This is Councilor Nishioka's ward, and it is at least a little interesting that she is not originating the motion. Councilor Stapleton is certainly correct about complication and red tape, and it will be interesting to learn more about the intent for the overlay zones if the motion can get enough support to generate an analysis, report, and formal discussion.

Between Hines and Oxford, E-W connectivity is zero

At 20th Street SE there is a little stub of Cross Street that currently dead ends and functions as a parking lot. Back in October, Council accepted a petition to vacate the stub so an adjacent business can use it more permanently as a parking lot. In researching the petition, the City realized that there was undeveloped land nearby, and east-west connectivity a real problem between Hines Street and Oxford Street.

Thursday, November 10, 2022

New Willamette University Prof Researches Walkability, Parking and Driving

This summer there was a small and interesting bit of news. A new appointment at Willamette University, Assistant Professor Nicole Iroz-Elardo is a transportation researcher in the Department of Public Health.

via Twitter

The Hatfield Library had tweeted out a link to an article on a study in LA showing that less off-street parking means fewer miles driven! AKA, the more parking we provide, the more people drive. Parking induces driving. (Free download: "Households with constrained off-street parking drive fewer miles.")

Last year Portland State also tweeted out her study on walkability surveys. (PSU summary, and the article itself, which is paywalled, "Measuring perceptions of social environments for walking: A scoping review of walkability surveys.")

via Twitter

Has Willamette had someone with a specific academic interest in transportation planning before? That may be a new thing, and something very exciting to watch!

Tuesday, November 8, 2022

Muscle Car Mural at the Public Art Commission

Tomorrow on Wednesday the 9th, the Public Art Commission will consider accepting into the public art collection an existing mural commemorating muscle cars.

On the backside of a building across from the Police

The notice says

The painting pays homage to the long-time former use of the property as home to multiple car dealerships in the area, in addition to recognizing significant points of interest in Oregon, specifically Mt. Hood and the Oregon State Capitol. The intention was to bring vibrancy to the building and property and to highlight its historical association with automobiles, which goes back to the 1950’s. These businesses have a long history of participation in our city, selling and repairing various vehicle makes and models. This mural, depicting two iconic car models, is a salute to these dealerships and their many years of involvement in our community.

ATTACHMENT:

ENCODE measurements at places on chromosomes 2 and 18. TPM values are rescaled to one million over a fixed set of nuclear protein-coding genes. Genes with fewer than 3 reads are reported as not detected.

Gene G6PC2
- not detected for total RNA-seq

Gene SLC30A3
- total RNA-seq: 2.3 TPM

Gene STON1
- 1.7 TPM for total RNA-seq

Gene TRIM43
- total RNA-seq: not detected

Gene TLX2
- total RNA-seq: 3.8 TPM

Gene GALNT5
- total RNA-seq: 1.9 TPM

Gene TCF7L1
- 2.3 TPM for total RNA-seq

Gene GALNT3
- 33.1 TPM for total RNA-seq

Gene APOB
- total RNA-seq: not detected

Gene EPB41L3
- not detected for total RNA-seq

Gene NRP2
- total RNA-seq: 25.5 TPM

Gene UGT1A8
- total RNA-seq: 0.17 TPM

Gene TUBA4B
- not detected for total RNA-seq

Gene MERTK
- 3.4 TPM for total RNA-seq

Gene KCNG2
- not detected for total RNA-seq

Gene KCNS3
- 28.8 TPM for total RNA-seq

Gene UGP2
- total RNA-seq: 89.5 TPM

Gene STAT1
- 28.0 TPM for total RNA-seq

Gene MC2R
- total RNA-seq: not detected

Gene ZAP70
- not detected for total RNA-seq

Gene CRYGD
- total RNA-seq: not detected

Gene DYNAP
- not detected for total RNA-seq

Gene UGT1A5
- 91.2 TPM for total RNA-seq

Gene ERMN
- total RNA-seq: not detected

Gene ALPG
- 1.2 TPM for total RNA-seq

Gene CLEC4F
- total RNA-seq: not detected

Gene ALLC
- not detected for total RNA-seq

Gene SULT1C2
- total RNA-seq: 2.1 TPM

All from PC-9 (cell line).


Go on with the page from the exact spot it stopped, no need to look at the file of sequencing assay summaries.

The rhetoric here isn't false, but it shows the way we launder the legacy of our autoism by appealing to long-established businesses and "classic" cars. The mural looks more like an ad for cars than any homage to long-time businesses and civic involvement.

Sunday, November 6, 2022

What was your Favorite Walk in Salem this Year?

So much rain and gloom. I know we need the rain - if not exactly the gloom.

To dispel the gloom, partly anyway, it is consoling to think about pleasant walks in fair weather earlier this year.

Late this summer on a long weekend ramble, you might say even a hike, an out-of-town guest curious about the Fairview project spotted a hops bine on the side of the road. It was a little past its prime, the cones dried out and open but still fragrant.

Hops at the former Fairview site

An abandoned Nomination to the National Register of Historic Places did not discuss any hop growing at the farm.

No hops, in a National Register Nomination

A different historical assessment of the Fairview property didn't turn up anything either, nor a brief newspaper search. We hoped the hops might be a survival from early or even mid-century farming, but more likely it was just a volunteer.

Later we passed a garden with some cultivated hops that had already been harvested.

Thompsons in 1965 (Salem Library Historic Photos)

So it seemed natural to toast the harvest and find refreshment with a fresh hop ale near the end of the walk.

There were of course other small pleasures on the way, and between the terrific company and the unexpected hops it just went to another level. 

It was the best walk of the year so far, and it's hard to see anything in the next two months overtaking it.

What was your best walk in the Salem area?